That's where you're wrong. There is evidence to support abiogenesis.

Did you even click on the link to the thread that I provided in Message 38?

ABE:

Here is was this thread.

Edited by Catholic Scientist, : had wrong message number

Edited by Catholic Scientist, : added link to thread


This message is a reply to:
 Message 46 by AlphaOmegakid, posted 06-27-2008 12:12 PM AlphaOmegakid has replied

Replies to this message:
 Message 77 by AlphaOmegakid, posted 06-28-2008 12:30 PM New Cat's Eye has taken no action

Granny Magda
Member (Idle past 66 days)
Posts: 2384
From: UK
Joined: 11-12-2007


Message 48 of 312 (473163)
06-27-2008 12:56 PM
Reply to: Message 46 by AlphaOmegakid
06-27-2008 12:12 PM


Re: Your Own Source Disagrees withYou
Do you see those words in yellow? They contradict your entire argument.

No, they are the very essence of my argument. Huxley was not a stupid man, therefore he was aware that no-one can commit to a universal negative statement. An example of such a statement would be "life cannot derive from non-life", which is the exact sort of statement that you seem to be insisting upon. That he was willing to consider exceptions to the LoB proves that he never intended it to be an absolute, binding across all time and space.

Just because you are unaware of evidence to support abiogenesis doesn't mean that there is none. That is another fallacy. You have repeatedly ignored CS's invitation to examine such evidence. No-one here is saying that abiogenesis can be described in every detail, indeed it is still highly tentative, but that is very far from a complete lack of evidence. Just Google "evidence for abiogenesis" and you will find a wealth of links to pages, both pro and anti, discussing this evidence.

Furthermore, I fail to see how the phrase "I have no right to call my opinion anything but an act of philosophical faith." refutes my point that Huxley's comments are nearly 140 years out of date and do not constitute a fair representation of the modern scientific consensus. Nor does it refute my point that Huxley's opinion is not holy writ, indeed it supports it, given that Huxley did not insist that his opinion was law.

By the way, I strongly suggest that you drop your condescending tone. It belittles you.


Mutate and Survive

This message is a reply to:
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Rahvin
Member (Idle past 193 days)
Posts: 3966
Joined: 07-01-2005


Message 49 of 312 (473168)
06-27-2008 1:18 PM
Reply to: Message 22 by AlphaOmegakid
06-26-2008 6:06 PM


quote:
Rahvin writes:

First, the so-called "law of biogenesis" actually states that "all modern, cellular life comes from pre-existing life." Note the bolded terms. It is true that a living bacterium will never spontaneously form from non-living matter; it is not necessarily true that no life may arise spontaneously.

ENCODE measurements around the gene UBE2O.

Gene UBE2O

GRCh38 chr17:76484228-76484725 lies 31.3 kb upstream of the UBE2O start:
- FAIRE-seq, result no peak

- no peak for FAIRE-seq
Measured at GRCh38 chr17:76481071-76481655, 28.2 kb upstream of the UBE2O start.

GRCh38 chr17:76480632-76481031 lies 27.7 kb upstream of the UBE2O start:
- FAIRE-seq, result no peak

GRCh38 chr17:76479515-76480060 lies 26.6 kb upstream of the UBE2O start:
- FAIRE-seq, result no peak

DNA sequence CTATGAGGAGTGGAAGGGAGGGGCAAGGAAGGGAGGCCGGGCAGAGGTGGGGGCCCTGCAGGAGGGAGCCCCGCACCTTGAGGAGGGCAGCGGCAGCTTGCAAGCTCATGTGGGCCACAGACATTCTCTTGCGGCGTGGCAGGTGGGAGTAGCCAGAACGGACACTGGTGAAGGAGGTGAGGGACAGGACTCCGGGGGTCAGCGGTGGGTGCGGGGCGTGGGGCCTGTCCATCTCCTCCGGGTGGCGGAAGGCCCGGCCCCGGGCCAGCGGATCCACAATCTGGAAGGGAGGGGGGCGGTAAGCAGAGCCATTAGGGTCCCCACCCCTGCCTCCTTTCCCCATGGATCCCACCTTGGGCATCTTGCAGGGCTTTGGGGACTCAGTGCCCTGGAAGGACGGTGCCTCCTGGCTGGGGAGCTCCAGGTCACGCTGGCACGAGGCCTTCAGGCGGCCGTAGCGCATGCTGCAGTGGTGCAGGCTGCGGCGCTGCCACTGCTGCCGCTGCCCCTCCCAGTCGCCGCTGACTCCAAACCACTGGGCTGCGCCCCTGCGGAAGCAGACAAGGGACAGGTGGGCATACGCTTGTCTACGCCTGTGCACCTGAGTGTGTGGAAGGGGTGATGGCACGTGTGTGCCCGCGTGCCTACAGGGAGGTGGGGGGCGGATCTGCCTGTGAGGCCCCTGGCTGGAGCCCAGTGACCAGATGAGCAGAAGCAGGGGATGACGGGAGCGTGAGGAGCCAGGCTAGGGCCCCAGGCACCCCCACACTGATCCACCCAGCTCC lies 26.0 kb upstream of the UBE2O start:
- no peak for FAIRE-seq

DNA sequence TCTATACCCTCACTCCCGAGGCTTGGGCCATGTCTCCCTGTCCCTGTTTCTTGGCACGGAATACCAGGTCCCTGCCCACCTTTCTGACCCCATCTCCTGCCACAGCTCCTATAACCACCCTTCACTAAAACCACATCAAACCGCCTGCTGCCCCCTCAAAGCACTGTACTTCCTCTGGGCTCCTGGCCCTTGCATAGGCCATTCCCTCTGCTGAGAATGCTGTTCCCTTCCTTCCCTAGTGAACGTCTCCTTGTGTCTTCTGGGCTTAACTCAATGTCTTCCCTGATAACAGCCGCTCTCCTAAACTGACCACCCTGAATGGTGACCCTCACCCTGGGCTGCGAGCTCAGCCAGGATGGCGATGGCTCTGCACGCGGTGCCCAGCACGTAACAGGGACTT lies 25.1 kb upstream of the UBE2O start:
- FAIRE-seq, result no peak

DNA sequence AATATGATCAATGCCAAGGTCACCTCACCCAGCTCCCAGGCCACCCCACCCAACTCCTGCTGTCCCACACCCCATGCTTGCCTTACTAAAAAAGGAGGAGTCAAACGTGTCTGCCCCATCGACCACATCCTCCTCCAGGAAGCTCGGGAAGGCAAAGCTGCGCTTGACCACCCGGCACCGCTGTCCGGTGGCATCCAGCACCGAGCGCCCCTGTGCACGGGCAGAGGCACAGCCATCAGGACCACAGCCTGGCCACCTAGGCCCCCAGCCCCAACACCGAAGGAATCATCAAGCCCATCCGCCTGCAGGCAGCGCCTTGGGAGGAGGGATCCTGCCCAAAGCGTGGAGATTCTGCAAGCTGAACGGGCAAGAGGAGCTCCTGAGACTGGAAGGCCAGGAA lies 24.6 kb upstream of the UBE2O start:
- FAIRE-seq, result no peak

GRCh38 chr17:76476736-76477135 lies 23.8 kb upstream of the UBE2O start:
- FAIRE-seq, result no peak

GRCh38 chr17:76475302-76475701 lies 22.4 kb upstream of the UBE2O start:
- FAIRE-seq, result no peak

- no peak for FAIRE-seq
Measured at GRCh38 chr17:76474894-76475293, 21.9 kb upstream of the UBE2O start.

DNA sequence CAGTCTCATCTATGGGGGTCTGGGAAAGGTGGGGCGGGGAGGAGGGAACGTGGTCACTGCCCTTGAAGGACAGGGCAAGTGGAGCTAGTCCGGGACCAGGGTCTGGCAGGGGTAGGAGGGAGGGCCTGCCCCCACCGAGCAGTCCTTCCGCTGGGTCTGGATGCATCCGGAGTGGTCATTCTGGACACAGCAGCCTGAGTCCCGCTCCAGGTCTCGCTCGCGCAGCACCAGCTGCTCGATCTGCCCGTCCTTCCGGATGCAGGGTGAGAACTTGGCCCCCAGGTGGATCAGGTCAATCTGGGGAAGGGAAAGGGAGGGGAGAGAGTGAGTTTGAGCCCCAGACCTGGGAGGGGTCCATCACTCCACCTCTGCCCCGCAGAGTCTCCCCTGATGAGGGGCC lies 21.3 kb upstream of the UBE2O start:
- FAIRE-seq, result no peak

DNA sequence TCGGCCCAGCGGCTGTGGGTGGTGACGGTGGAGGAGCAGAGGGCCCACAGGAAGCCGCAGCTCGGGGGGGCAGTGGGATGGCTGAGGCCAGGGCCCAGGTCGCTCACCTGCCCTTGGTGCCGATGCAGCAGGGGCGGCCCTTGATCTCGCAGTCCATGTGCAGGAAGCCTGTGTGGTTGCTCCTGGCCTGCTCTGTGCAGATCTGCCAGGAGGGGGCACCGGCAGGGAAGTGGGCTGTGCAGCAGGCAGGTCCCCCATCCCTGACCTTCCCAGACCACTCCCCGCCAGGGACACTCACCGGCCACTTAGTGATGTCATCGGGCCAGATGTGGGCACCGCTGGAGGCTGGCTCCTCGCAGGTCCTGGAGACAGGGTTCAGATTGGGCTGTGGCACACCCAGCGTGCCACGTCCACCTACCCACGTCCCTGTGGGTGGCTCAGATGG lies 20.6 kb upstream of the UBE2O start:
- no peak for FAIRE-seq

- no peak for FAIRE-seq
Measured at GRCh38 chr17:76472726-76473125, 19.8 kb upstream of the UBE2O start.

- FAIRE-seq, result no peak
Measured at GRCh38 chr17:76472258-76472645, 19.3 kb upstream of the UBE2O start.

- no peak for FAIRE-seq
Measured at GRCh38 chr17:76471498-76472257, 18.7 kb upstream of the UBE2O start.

Actually that's not what the law of biogenesis states.

Yes, it is. I supplied my link to Wikipedia lower in my post.

But you can rewrite history if you want to.

You're the one failing to comprehend basic biological principles, AOkid, not me.

Let's just remove the equivocating language about "modern" and "bacteria" and "mice" and "maggots".

No, let's not, because that would make the statement inaccurate. Pasteur's experiments were the basis for what you refer to as the "law of biogenesis" (and which is no longer typically referred to as such in the scientific community), and it most definitely did only apply to modern, cellular life. Maggots do not spontaneously form in bread, but rather they are spawned from flies. This experiment, and the "law of biogenesis" based upon it, has nothing whatsoever to do with the modern hypothesis of abiogenesis.

All life is made up of cells. A cell is the smallest known form of life.

Strictly speaking, that's not entirely true. There is great debate over whether to consider viruses as "alive" or not; they certainly aren't inanimate like rocks, and yet they aren't capable of self-replication on their own, either. They're a very interesting example of the gray area between "alive" and "not alive." But they're certainly not cells, and they're orders of magnitude smaller.

Abiogenesis posits that life arose from non-living substances in a gradual form - meaning a much more in-depth exploration of that gray area between the living and the inanimate. In exactly the same way that evolution does not state that a chimpanzee gave birth to a human being, abiogenesis does not posit that life suddenly appeared from a primordial soup; rather, in both cases we are talking about extremely gradual processes, and at no point could you look at a single example in the chain of iterations and clearly say "that's where life started" or "this is the first human."

Let's use biological terms, and clarify the law of biogenesis. It states that all cells come from pre-existing cells.

Stop right there - for the most part, we agree with that statement. But the "law of biogenesis" does not falsify abiogenesis; it simply provides strong evidence against the possibility of a bacterial cell or maggot suddenly appearing on its own. As our knowledge has expanded and we've come to understand how living things reproduce, we know why neither of those things will ever happen.